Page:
Helpful, last-minute gifts for people with Parkinson’s disease

Ways to promote your loved one's health while making their life easier

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by Lori DePorter |

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The last chaotic push for holiday shopping is upon us. Whether you’re buying, giving, requesting, or using gift cards during day-after sales, following are a few suggestions for gifts that might benefit the people in your life with Parkinson’s disease.

Above all, it’s important to remember the benefits of a healthy lifestyle when pondering the possibilities. It can be easy to lose sight of long-term health goals amid the hustle and bustle of the holidays, but those of us with Parkinson’s must eat healthily, get adequate sleep, and continue exercising to maintain our health. These practices aren’t geared toward avoiding weight gain; instead, they help with our brain’s daily battle for dopamine. We fight to keep it while Parkinson’s tries to take it away. The invisible enemy doesn’t honor any holiday truces, so we can’t give it an advantage.

Luckily, there are several great gift options that can provide us health benefits year-round.

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Fitness gifts are easy and practical

Fitness gifts can help keep patients moving and encourage us to prioritize exercise. Examples include certificates to attend Parkinson’s fitness classes or equipment to start an at-home program. My favorite items are adjustable weights that allow for different weight combinations, 12-pound water-filled punching bags that are small and easy to install, and trekking poles. Trekking poles are practical and can help with balance, coordination, cognitive skills, and cardio training.

Meal delivery services make eating a healthy diet more convenient

While a nutritious diet can benefit anyone, it may be especially important for people with Parkinson’s. Healthy foods are not only instrumental in increasing the efficacy of our medications, but specific diets also can provide numerous health benefits.

The MIND (Mediterranean-DASH Intervention for Neurodegenerative Delay) diet, for example, has been shown to improve brain health and is associated with a later onset of Parkinson’s symptoms. It prioritizes foods such as vegetables, fruits, whole grains, and lean meats and places less emphasis on refined or highly processed items.

As a recent U.S. News article noted, the MIND diet is practical, too, appealing to families, budgets, and the environment. It’s low in carbohydrates, making it a lower-calorie diet, and recipes can be easily modified to accommodate various dietary needs. To support someone with Parkinson’s in following a diet like MIND, you might consider gifting them a subscription to delivery services such as Instacart or Gobble that can provide fresh, quality ingredients.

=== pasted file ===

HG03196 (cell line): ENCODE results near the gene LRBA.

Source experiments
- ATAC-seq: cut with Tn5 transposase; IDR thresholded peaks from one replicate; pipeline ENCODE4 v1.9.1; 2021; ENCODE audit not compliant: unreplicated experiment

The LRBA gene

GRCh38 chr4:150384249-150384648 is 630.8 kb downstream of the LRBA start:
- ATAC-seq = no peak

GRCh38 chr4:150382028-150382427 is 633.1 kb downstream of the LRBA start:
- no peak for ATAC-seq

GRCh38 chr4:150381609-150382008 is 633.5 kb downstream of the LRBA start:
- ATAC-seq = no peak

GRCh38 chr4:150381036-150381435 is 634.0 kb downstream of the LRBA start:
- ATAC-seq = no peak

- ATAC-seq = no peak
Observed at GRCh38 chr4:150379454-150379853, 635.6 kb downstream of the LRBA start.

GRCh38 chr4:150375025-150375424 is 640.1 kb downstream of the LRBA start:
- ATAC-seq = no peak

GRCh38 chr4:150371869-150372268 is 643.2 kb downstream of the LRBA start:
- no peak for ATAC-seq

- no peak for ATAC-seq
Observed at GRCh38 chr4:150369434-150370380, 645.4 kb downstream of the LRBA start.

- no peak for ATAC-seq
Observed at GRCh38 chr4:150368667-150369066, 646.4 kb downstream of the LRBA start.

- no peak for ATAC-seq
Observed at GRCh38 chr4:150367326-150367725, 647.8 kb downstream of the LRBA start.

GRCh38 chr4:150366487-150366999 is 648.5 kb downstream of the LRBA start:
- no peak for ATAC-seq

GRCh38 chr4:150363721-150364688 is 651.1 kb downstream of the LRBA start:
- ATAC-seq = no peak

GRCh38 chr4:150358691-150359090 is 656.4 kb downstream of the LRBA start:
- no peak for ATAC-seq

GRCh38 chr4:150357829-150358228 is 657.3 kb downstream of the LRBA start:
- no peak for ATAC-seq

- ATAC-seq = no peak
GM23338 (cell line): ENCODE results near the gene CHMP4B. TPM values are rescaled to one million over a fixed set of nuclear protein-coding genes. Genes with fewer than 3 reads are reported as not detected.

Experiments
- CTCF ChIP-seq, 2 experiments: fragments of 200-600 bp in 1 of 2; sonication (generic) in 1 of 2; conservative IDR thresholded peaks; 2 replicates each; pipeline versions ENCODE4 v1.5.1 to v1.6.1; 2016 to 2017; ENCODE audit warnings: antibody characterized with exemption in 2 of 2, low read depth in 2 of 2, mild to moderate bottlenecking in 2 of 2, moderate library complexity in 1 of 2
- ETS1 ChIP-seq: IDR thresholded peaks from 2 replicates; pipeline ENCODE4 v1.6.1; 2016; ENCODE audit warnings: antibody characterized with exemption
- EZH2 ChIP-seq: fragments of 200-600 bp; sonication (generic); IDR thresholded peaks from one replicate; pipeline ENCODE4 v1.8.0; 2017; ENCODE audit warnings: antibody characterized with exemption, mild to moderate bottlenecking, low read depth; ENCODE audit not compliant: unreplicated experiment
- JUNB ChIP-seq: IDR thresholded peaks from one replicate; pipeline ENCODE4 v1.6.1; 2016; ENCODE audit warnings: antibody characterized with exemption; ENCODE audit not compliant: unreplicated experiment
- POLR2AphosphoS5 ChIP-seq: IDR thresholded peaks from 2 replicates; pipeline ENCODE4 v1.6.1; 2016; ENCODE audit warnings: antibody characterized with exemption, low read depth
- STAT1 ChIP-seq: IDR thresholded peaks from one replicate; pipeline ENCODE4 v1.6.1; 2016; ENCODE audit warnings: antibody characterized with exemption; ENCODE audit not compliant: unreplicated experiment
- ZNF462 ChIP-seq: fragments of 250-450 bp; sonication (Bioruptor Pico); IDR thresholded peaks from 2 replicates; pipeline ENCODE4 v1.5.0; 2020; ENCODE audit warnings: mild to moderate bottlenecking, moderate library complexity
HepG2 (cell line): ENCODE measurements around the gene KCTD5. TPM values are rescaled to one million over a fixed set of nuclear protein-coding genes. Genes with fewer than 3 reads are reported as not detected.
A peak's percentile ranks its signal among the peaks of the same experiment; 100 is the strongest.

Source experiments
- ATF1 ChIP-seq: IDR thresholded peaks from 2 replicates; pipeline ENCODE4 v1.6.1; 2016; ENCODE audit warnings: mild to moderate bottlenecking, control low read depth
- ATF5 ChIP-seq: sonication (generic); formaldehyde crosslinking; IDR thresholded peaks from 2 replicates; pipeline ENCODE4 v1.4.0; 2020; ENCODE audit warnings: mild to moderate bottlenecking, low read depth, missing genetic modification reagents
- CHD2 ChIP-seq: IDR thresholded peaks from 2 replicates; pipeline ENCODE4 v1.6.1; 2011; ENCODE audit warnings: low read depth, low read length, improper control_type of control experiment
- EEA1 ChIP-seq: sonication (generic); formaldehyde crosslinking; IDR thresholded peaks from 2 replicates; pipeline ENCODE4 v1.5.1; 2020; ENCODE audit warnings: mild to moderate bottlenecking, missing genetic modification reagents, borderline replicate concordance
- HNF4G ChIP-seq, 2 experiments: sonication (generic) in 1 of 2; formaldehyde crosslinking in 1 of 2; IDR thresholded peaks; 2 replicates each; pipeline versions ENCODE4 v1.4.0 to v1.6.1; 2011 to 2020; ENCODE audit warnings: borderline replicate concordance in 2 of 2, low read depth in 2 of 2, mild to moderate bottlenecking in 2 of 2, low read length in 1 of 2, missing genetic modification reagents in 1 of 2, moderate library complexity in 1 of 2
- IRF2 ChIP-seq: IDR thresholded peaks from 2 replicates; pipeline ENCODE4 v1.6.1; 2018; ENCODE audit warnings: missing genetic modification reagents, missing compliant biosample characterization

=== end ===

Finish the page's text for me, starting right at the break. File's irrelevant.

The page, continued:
The gift of gadgets

Gadgets also make great gifts, as they can make life easier for people with Parkinson’s. The following list includes several items I highlighted in a past column, along with some tools recently recommended by fellow Parkinson’s News Today columnist Mary Beth Skylis.

  • An electric toothbrush makes brushing more efficient, but alternating hands also can be a great exercise in cognition and dexterity.
  • From blow dryers to hairspray, travel-size hair tools may accommodate our weakened grip strength and reduced coordination.
  • Weighted pens and eating utensils can help those with tremors improve their motor skills and function more independently.
  • Weighted blankets may ease tremors and anxiety.
  • My top pick is anything from Guide Beauty, a line of accessible beauty tools designed to allow people with hand mobility challenges to apply makeup.

So there you have it: gift cards to encourage healthy eating, exercise tools to help keep you moving, and gadgets to make life easier. These make easy, practical, and thoughtful gifts for people with Parkinson’s, both during the holidays and throughout the year.

Note: Parkinson’s News Today is strictly a news and information website about the disease. It does not provide medical advice, diagnosis, or treatment. This content is not intended to be a substitute for professional medical advice, diagnosis, or treatment. Always seek the advice of your physician or another qualified health provider with any questions you may have regarding a medical condition. Never disregard professional medical advice or delay in seeking it because of something you have read on this website. The opinions expressed in this column are not those of Parkinson’s News Today or its parent company, BioNews, and are intended to spark discussion about issues pertaining to Parkinson’s disease.


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